Amid an annual joint military exercise between the US and South Korea that involves thousands of troops and numerous aircraft and warships, American Special Forces groups run trainings to prepare for potential guerrilla warfare across the DMZ.
For three days in April 2013, two elite teams of 12 men each from the US Special Operations Forces carried out simulated missions into North Korea with two South Korean counterparts, the 7th and 11th Republic of Korea (ROK) Special Forces. The training – Balance Knife 13-1 – focused on how to move commandos in and out of North Korea, and how to build an “indigenous resistance organization” once inside, according to the January 2014 edition of Special Warfare, an academic journal of the US Army’s John F. Kennedy Special Warfare Center and School.
Many South Korean commandos “still have family in the North that they may or may not have contact with,” the journal said, good for growing “strong relationships that transcend NK ideology and can serve as a foundation for the development of a loyal resistance organization.”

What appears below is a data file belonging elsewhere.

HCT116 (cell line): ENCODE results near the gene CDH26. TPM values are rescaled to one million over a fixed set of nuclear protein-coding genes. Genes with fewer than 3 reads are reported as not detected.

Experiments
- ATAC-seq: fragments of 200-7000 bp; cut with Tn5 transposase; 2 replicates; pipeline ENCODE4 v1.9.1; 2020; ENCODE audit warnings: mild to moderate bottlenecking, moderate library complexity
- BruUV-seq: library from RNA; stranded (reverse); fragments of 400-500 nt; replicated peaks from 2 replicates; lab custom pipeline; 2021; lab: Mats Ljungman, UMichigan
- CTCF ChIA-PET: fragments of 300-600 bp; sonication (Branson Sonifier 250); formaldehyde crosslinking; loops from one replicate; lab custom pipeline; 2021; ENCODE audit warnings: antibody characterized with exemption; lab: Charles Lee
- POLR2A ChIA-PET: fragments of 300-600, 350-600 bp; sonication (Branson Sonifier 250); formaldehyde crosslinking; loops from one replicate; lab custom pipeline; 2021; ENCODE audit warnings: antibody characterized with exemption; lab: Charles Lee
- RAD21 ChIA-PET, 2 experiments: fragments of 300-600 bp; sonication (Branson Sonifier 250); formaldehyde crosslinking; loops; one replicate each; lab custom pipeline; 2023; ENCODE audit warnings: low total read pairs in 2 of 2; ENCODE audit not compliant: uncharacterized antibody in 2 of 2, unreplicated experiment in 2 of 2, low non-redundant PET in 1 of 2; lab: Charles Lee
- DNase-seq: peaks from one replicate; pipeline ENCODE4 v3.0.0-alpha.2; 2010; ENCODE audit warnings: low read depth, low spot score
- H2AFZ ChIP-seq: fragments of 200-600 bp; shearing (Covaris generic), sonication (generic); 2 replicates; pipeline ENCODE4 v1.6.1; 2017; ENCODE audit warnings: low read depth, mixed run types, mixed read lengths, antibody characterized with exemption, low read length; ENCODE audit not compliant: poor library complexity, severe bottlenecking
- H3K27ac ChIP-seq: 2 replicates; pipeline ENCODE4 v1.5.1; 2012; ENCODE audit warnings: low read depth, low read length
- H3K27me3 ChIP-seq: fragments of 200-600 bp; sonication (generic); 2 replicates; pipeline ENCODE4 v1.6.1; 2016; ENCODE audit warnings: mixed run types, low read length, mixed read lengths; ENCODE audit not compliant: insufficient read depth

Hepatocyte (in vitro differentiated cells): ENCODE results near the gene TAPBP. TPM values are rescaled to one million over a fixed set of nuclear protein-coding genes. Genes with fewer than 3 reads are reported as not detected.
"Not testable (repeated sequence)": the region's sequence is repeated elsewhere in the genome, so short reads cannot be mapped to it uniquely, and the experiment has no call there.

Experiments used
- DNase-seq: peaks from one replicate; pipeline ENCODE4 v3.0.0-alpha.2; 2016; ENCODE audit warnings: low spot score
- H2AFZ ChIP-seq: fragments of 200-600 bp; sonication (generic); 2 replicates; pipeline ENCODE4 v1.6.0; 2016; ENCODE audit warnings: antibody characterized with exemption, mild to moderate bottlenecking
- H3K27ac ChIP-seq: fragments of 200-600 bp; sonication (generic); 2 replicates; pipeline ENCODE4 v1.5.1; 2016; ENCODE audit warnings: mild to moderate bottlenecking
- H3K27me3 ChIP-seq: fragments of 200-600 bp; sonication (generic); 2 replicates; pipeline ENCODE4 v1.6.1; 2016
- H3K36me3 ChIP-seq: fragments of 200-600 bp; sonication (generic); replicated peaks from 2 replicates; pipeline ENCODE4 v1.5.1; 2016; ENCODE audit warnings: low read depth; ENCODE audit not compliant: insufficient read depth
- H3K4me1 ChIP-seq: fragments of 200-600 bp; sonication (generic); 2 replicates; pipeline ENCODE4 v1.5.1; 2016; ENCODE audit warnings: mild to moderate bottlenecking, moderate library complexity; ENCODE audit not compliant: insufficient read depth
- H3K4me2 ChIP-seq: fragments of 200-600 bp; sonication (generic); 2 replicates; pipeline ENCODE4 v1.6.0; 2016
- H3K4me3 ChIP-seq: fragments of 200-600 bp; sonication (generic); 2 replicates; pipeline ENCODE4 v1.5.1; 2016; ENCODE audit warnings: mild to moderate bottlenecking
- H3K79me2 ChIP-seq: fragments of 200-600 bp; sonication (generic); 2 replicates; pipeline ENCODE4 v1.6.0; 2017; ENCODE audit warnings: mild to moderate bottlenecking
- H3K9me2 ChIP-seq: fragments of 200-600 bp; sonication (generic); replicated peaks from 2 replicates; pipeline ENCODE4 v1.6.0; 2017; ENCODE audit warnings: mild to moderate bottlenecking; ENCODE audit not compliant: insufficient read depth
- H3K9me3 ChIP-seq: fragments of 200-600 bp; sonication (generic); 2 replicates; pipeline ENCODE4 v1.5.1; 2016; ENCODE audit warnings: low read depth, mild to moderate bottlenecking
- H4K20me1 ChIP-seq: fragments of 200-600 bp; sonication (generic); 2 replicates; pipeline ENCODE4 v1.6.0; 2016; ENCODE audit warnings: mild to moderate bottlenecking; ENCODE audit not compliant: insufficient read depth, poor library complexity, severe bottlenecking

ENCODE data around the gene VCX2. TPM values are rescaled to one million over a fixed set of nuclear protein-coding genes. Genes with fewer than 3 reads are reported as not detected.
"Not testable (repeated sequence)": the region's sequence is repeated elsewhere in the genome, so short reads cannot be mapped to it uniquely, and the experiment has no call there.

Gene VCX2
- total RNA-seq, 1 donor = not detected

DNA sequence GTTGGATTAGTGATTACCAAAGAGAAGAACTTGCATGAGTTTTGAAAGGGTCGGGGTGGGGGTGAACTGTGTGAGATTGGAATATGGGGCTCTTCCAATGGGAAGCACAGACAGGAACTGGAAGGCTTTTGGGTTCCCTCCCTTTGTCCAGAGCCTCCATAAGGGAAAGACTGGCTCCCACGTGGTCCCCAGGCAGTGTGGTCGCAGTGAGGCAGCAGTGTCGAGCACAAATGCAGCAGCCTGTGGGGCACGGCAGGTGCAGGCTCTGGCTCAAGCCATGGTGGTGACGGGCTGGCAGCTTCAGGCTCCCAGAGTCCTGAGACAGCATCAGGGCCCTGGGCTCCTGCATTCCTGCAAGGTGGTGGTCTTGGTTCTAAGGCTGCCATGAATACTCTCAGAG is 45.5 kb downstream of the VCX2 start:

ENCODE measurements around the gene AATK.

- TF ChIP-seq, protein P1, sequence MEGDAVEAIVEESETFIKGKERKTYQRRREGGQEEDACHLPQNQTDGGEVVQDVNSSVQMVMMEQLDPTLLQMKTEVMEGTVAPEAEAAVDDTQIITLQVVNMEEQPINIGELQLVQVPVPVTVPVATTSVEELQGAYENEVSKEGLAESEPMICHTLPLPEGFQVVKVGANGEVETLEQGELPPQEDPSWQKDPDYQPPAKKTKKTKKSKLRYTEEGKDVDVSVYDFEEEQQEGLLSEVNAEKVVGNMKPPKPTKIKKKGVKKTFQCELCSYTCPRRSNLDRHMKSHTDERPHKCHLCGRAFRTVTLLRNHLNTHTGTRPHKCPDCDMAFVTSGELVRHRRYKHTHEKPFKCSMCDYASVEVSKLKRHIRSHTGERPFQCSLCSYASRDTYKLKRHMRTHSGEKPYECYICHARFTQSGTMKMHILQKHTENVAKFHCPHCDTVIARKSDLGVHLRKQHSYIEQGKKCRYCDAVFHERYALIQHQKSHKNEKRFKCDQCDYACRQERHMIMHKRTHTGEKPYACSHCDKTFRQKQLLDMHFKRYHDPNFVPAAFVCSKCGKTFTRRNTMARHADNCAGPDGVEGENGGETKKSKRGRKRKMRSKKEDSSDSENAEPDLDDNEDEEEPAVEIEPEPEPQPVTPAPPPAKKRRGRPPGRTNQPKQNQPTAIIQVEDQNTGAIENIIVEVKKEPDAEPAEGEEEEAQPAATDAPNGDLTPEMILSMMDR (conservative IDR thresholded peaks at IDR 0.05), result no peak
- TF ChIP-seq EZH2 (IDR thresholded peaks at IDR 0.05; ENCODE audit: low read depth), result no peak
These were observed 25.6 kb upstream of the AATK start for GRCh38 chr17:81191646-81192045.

The simulated actions are part of the larger Foal Eagle exercise conducted near Iksan and Damyan, South Korea. The US has over 28,000 soldiers, sailors, airmen, and Marines in South Korea, though the specialized training speaks to just how familiar commandos must be in case of an immediate crisis.
The elite American special forces involved are Operational Detachment Alphas 1336 and 1333, both of the Army’s Charlie Company, 3rd Battalion of the 1st Special Forces Group.
The review noted that US military experience in Iraq and Afghanistan showed a need for improved or altered methods of unconventional warfare to be successful in North Korea. And given the North has better technology than, say, the Taliban, and a largely deforested countryside, a “drastic reduction in battle command capability” requires grounded commandos be able to operate with less.[RT]